/IRBs and the LRG Patient Registry

IRBs and the LRG Patient Registry

By |2018-08-08T15:12:49-04:00December 6th, 2013|News, Patient Registry|

Institutional Review Boards (IRBs) are the core of the well-established U.S. system for the protection of human research participants. IRBs were initially created to provide independent review of research conducted by researchers at their own institutions, impartial assessment of the ethical acceptability of proposed research, and a check on investigators’ interests.

Under FDA regulations, an IRB is an appropriately constituted group that has been formally designated to review and monitor biomedical research involving human subjects. In accordance with FDA regulations, an IRB has the authority to approve, require modifications in (to secure approval), or disapprove research. This group review serves an important role in the protection of the rights and welfare of human research subjects.

The purpose of IRB review is to assure that appropriate steps are taken to protect the rights and welfare of humans participating as subjects in the research. To accomplish this purpose, IRBs use a group process to review research protocols and related materials (e.g., informed consent documents and investigator brochures) to ensure protection of the rights and welfare of human subjects of research.

What is the purpose of the LRG Patient Registry?

Patients and their families or caregivers may choose to participate in one or any number of LRG sponsored activities, one of which is the LRG Patient Registry. The LRG Patient Registry’s roots started in late 2000 when members of an online listserv community began sharing information about the first clinical trial with Gleevec for GIST patients. The software used to record data has gone through several evolutions, including a change from Excel to Microsoft Access. Currently the data is stored in Microsoft Access and shortly we will release a secure online version.

The purpose of the LRG Patient Registry is to collect and store medical information and other information from individuals with GIST. Information from patients in this registry will be used for medical research to better understand GIST. Scientists studying GIST need more accurate, real-world information to understand how the disease affects people.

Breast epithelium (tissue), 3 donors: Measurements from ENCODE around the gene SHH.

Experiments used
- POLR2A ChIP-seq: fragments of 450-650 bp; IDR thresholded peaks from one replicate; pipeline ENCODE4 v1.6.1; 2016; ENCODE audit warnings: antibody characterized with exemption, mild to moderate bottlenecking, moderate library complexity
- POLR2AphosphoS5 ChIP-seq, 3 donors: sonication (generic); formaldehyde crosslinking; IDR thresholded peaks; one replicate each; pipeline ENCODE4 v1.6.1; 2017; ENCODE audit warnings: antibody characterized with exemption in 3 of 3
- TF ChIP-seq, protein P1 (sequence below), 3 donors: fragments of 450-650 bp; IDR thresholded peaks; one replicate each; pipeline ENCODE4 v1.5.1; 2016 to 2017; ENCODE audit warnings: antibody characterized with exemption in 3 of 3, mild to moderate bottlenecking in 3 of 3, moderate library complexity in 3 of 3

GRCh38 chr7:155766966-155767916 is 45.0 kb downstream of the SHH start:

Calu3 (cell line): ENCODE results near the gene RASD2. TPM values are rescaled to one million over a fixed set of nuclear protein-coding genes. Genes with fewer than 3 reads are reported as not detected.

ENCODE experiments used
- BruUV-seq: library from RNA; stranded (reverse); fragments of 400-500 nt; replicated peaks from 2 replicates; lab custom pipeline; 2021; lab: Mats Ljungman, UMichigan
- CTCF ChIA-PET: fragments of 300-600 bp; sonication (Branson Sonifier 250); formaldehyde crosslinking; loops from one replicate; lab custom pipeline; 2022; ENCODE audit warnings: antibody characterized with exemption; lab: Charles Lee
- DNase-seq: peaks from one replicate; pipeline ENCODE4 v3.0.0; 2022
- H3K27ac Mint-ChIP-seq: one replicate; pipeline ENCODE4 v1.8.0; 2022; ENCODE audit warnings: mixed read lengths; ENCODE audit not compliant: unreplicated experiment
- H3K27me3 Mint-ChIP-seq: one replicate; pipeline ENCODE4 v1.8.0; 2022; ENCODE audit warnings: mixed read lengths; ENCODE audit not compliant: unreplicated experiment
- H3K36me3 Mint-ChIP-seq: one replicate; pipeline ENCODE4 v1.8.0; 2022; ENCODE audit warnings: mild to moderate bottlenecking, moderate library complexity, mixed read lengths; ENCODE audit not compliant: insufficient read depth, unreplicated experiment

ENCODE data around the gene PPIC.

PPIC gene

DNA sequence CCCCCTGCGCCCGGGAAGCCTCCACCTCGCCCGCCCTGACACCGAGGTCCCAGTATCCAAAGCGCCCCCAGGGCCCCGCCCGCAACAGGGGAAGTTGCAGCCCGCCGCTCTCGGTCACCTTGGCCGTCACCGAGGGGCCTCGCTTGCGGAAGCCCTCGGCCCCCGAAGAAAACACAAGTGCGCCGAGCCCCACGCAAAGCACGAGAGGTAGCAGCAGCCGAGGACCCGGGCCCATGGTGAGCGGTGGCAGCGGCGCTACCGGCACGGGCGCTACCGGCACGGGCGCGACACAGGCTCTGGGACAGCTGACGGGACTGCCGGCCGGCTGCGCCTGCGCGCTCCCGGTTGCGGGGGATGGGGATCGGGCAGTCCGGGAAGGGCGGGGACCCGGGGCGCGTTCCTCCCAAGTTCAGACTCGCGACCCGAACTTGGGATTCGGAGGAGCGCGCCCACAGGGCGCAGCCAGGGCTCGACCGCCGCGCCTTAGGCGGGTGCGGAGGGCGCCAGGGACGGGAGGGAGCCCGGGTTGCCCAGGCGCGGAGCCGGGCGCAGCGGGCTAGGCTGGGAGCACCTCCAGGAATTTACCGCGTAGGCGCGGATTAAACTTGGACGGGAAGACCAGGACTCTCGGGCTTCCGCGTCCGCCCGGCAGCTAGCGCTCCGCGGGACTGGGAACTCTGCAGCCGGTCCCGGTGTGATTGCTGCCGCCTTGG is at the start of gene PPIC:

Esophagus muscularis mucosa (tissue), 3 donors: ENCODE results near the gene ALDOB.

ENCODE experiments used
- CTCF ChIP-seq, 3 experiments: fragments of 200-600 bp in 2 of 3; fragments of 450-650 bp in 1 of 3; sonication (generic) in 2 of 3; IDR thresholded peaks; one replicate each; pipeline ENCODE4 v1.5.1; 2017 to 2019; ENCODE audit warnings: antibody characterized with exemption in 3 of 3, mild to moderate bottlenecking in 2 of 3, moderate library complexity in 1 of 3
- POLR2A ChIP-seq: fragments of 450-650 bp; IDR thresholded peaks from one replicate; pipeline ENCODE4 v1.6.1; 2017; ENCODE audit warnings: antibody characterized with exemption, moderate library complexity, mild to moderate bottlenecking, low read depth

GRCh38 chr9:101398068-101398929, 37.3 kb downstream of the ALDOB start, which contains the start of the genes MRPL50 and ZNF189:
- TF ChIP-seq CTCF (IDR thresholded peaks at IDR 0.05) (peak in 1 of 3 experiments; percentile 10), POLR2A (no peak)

Data from the LRG Patient Registry has been and will continue to be used to provide real-world information about GIST patients. This information includes implementation rates of suggested testing such as mutational testing rates, drug plasma testing, off-label and clinical trial drug usage, and how different factors affect survival (such as mutation, age, gender, GIST type, mutational testing, etc.). The goals include comparing real world usage to existing guidelines, generating hypotheses for testing using more rigorous methods (such as clinical trials) and providing demographic information (such as variations in gender ratios by age, mutation type by primary tumor site, etc.). This data is published using various types of media including, but not limited to, medical journals and medical conferences.

What does it mean to the patient that LRG Patient Registry is IRB approved?

The mission of an IRB is to ensure the protection, safety, and welfare of human subjects (study participants).

Having an IRB approval means that an appropriately constituted research ethics board certified that they have reviewed every single step in the LRG Patient Registry Protocol and have found it ethical and privacy compliant, the study does not involve any physical risk to the patient and it may help researchers understand GIST better.

IRBs ensure that research protocols involving human subjects are ethical and that the rights of participants are protected, IRBs evaluate the following:

  • The nature and purpose of the research;
  • Proposed procedures involving human subjects;
  • Risks or harms to the subjects – (including physical, psychological, sociological, economic, and legal);
  • Benefits;
  • Risk/benefit relationship;
  • Subject population;
  • Subject recruitment;
  • Process of obtaining informed consent;
  • Research data processing and storage; and
  • Need and frame for IRB follow-up.

Any participant of the LRG Patient Registry needs to consent; they need to not only sign the form, but also understand the consent process, once the consent is signed, the person is considered enrolled in the study.

Who can I talk to about this?

If you have any questions, do not hesitate to contact the LRG staff at liferaft@liferaftgroup.org or 973-837-9092.

Study Title: Life Raft Group GIST Registry Protocol

Study #: LRG2013PR112

Sponsor: Life Raft Group, Inc.

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